Does Santa Come To Town Everywhere?

Valeria Rodriguez-Pineda

Valeria Rodriguez-Pineda, Writer

Around 4,200 different religions celebrate Christmas in the world, but everyone celebrates differently. El Salvador, Mexico, India, and many more have different traditions. Not everyone has Santa Claus bringing presents while you sleep. Some parents are different and have different traditions.

Glendy Pineda, is from El Salvador, Central America, and traditions are different over there than in the U.S.

Panes con Pollo

“We celebrate as family on the 24th of December, but we eat dinner at 11:00 p.m. We have a party and then have a toast at midnight, give everyone a hug for Christmas, open up presents, and have many many fireworks.” I admit, most things are the same but not everyone celebrates a kid. “My religion is Catholicism and we celebrate the welcoming of baby Jesus, the Father, and the Holy Spirit.” Some may wonder why Salvadorians cook a turkey or something that everyone knows how to make. “In El Salvador, we make something called ‘Panes con Pollo’ ” It’s an amazing dish and it has a juicy flavor mixed in with lettuce, radish, cucumber, or any vegetable you may want to add to it.


On the other hand, Diego Rodriguez, is Mexican and has a different way of celebrating, although most people might celebrate the same way. “Our Christmas celebration in Mexico is full of colors and flavors, pinatas, ponche (hot fruit drink), etc. People gather on the streets and Christmas becomes a celebration.” In Chicago, it’s cold windy weather while in Mexico, it’s hot and sunny. “This could be a very funny or not-so-funny way to remember but, kids used to sit with a neighbor to actually make the pinatas for the ‘Posadas’ That’s the fun part. The not-so-fun part is remembering this particular Christmas celebration where my sister got hit on the head a couple of times by pinatas, not sure what it was but she would walk under where the pinata was and the pinata fell off the rope, striking her head (she was ok). by the way, in Mexico, pinatas are made of mud, clay thingy.” Everyone carries different stories with their own celebrations which is what Christmas is about in my family, remembering embarrassing stories to tell on the next holiday.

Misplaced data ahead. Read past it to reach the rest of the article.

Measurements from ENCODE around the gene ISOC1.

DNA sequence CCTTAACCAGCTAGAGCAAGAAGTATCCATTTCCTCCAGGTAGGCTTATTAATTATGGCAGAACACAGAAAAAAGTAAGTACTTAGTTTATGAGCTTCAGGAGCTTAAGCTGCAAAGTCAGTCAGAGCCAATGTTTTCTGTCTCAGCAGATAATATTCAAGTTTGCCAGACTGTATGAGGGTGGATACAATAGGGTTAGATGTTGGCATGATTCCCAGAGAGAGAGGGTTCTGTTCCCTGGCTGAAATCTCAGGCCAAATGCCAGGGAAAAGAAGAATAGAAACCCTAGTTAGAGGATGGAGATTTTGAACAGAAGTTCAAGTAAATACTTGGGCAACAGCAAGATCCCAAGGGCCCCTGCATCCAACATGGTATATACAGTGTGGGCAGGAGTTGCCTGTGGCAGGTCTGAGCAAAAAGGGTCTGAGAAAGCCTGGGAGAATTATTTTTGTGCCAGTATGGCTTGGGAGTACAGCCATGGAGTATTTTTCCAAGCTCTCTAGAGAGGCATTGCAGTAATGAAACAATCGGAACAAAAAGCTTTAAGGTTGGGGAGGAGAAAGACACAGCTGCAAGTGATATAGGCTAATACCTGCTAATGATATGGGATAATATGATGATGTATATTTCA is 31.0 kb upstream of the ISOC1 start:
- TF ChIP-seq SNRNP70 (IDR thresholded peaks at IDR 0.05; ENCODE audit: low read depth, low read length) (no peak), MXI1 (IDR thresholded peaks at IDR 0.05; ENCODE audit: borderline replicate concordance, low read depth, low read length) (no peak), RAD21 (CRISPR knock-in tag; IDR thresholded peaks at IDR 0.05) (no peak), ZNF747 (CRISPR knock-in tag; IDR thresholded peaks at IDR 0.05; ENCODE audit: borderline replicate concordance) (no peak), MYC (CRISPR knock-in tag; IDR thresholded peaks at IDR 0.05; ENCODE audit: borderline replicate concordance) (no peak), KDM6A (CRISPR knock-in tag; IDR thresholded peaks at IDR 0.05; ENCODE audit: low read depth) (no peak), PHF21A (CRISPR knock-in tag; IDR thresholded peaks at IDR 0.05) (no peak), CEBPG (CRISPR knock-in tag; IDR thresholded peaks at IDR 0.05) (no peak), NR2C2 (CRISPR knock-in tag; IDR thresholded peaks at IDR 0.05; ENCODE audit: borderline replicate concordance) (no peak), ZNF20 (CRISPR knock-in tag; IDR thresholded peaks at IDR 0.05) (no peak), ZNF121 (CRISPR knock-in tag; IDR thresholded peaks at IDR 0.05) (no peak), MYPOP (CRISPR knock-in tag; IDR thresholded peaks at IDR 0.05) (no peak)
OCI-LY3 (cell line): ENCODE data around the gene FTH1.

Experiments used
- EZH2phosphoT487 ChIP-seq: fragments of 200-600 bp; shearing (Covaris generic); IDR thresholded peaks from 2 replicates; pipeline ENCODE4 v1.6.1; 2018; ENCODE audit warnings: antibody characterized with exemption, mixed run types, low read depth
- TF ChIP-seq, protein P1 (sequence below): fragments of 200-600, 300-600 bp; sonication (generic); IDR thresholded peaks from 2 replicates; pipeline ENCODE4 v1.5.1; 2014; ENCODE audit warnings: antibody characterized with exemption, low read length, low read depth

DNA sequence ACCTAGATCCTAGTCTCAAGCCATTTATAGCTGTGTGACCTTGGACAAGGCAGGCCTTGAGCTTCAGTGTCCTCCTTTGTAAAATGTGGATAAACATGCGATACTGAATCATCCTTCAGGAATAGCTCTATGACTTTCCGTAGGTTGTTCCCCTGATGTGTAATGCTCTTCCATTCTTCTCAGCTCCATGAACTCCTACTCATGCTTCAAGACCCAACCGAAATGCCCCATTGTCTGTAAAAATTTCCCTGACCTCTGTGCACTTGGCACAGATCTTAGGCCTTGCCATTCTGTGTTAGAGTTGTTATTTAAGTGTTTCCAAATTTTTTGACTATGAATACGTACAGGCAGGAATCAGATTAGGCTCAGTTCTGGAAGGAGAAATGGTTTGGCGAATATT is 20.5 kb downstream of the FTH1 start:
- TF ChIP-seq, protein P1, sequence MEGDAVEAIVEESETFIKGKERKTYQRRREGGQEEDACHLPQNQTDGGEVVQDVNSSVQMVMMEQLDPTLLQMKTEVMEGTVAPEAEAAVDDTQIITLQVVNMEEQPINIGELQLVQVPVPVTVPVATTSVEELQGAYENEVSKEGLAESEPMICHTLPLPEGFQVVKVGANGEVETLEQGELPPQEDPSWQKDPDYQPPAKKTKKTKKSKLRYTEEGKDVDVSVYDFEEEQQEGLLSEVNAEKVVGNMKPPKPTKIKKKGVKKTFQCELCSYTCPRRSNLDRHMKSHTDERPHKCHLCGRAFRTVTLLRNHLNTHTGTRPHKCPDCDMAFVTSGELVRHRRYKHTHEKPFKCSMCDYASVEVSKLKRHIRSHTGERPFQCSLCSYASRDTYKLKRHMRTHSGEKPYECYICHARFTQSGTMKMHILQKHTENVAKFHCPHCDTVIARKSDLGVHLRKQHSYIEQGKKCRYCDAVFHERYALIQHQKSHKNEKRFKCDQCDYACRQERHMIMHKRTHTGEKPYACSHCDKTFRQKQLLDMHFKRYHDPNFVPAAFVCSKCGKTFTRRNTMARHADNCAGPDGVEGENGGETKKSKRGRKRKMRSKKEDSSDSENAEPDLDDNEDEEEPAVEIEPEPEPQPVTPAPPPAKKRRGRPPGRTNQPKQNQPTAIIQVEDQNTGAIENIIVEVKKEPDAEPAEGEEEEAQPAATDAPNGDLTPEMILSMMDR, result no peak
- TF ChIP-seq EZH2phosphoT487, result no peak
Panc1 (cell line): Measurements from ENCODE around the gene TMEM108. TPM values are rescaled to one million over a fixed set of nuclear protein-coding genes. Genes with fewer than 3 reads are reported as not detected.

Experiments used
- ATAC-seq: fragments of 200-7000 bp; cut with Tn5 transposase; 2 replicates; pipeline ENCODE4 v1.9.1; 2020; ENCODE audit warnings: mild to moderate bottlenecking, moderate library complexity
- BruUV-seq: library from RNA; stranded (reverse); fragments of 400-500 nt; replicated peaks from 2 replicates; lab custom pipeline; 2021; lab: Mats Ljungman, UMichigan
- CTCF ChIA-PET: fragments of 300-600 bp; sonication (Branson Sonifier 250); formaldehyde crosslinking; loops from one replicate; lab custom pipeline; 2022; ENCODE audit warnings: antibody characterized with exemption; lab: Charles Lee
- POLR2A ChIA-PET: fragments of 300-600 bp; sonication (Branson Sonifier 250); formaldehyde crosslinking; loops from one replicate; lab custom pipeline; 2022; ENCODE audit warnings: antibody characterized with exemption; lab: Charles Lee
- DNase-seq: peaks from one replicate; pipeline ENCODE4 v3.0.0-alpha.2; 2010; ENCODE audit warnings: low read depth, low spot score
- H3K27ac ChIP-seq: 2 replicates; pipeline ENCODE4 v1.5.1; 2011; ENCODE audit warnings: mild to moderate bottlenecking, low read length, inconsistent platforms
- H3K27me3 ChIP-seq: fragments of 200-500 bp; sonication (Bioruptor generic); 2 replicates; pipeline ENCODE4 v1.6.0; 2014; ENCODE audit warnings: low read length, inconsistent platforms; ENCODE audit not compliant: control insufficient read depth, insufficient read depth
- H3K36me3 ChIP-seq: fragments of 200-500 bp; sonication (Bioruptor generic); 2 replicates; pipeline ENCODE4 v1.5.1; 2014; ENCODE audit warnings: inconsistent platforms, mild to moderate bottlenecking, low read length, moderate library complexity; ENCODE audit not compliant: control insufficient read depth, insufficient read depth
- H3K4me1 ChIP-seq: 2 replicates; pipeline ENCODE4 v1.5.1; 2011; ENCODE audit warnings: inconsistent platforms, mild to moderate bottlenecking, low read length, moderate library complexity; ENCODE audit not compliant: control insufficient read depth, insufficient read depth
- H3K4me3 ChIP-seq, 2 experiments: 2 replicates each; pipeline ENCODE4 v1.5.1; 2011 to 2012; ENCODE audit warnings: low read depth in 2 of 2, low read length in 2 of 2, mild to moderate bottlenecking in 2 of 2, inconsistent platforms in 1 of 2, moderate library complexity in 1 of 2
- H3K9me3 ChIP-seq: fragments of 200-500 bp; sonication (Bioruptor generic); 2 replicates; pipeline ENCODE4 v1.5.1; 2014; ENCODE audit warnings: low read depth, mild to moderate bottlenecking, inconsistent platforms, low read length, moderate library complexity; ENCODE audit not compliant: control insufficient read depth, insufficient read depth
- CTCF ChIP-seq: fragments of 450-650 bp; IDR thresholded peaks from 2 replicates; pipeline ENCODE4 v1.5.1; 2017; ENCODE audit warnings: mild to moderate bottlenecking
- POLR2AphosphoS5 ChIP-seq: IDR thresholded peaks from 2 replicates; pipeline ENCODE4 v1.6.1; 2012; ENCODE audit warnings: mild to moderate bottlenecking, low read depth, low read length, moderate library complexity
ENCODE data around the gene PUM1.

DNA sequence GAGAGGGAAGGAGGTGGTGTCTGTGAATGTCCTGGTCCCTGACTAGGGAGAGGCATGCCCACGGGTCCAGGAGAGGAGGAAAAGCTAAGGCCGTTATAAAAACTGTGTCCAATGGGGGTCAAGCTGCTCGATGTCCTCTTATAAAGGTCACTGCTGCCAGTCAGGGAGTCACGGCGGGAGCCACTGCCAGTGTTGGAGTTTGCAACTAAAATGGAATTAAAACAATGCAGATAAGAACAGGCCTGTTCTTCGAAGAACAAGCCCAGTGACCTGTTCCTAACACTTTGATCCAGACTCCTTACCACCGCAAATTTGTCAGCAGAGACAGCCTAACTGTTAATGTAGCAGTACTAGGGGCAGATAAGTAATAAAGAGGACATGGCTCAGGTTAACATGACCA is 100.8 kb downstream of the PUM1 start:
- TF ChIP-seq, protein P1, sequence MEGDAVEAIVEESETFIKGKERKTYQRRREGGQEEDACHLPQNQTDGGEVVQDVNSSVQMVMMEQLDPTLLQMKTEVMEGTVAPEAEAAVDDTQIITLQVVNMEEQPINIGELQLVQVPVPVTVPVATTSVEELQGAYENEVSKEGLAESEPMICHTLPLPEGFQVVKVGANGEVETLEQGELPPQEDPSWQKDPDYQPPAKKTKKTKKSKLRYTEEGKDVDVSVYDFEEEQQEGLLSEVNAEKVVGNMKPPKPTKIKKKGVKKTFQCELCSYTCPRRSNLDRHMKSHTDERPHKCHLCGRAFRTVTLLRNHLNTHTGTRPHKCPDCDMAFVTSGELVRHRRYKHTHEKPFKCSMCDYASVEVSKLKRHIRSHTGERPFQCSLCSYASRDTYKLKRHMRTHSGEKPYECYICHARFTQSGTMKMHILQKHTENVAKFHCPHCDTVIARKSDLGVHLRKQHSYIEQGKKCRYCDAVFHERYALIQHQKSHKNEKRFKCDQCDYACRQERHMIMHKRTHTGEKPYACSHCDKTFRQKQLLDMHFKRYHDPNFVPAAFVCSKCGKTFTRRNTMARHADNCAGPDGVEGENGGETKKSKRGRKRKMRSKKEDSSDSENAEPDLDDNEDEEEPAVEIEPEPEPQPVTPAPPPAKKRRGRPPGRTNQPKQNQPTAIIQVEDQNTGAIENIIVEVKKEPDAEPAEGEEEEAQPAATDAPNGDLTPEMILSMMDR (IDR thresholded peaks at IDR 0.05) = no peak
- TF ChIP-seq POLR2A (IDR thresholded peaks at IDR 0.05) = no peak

People celebrating Hinduism

A religion that does not celebrate Christmas is Hinduism. Diya Patel, a student at Morton West High School, and her family are Hindu and they do not celebrate Christmas.

“My family practices Hinduism which is a polytheistic religion meaning we praise multiple Gods. Because of our religion, we do not celebrate Christmas religiously, but growing up in the U.S., are exposed to the holiday. So my parents did let us experience all the traditions like presents from Santa on Christmas day and decorating the house for the holidays.” Whether it’s Hinduism, Catholicism, or any other religion, everyone has the same idea of spending time with family.

Patricia Spohnholtz, a biology teacher at Moston West has an Italian tradition of celebrating Christmas with her family. Spohnholtz says what she and her family do is called “Feast of the Fishes”. “We clean and shuck over 100 oysters and clams. We eat some raw and some baked.” Spohnholtz starts describing all the different kinds of fish they eat during the day and states that one of the dishes called “Aglio e Olio” is made with “anchovies and nuts and with a LOT of garlic.” Enough to keep vampires away, I hope. Although she celebrates Christmas like many of us do, her tradition isn’t eating the same dishes as many of us eat. Mrs. Spohnholtz and her tradition are unique in their own way.

No matter who you celebrate, whether it’s Jesus and God, Santa Clause, or many Gods, it’s all about family. The family that gets together to celebrate a special holiday in their culture and/or religion. Family is the most important part of holidays. Blood relatives or friends who have stuck with you for the longest of times. It’s about the people you love being around you during these special times. Happy holidays everyone! Merry Christmas, Feliz Navidad, Happy Hanukkah, and here’s hoping everyone has a great time celebrating what they celebrate.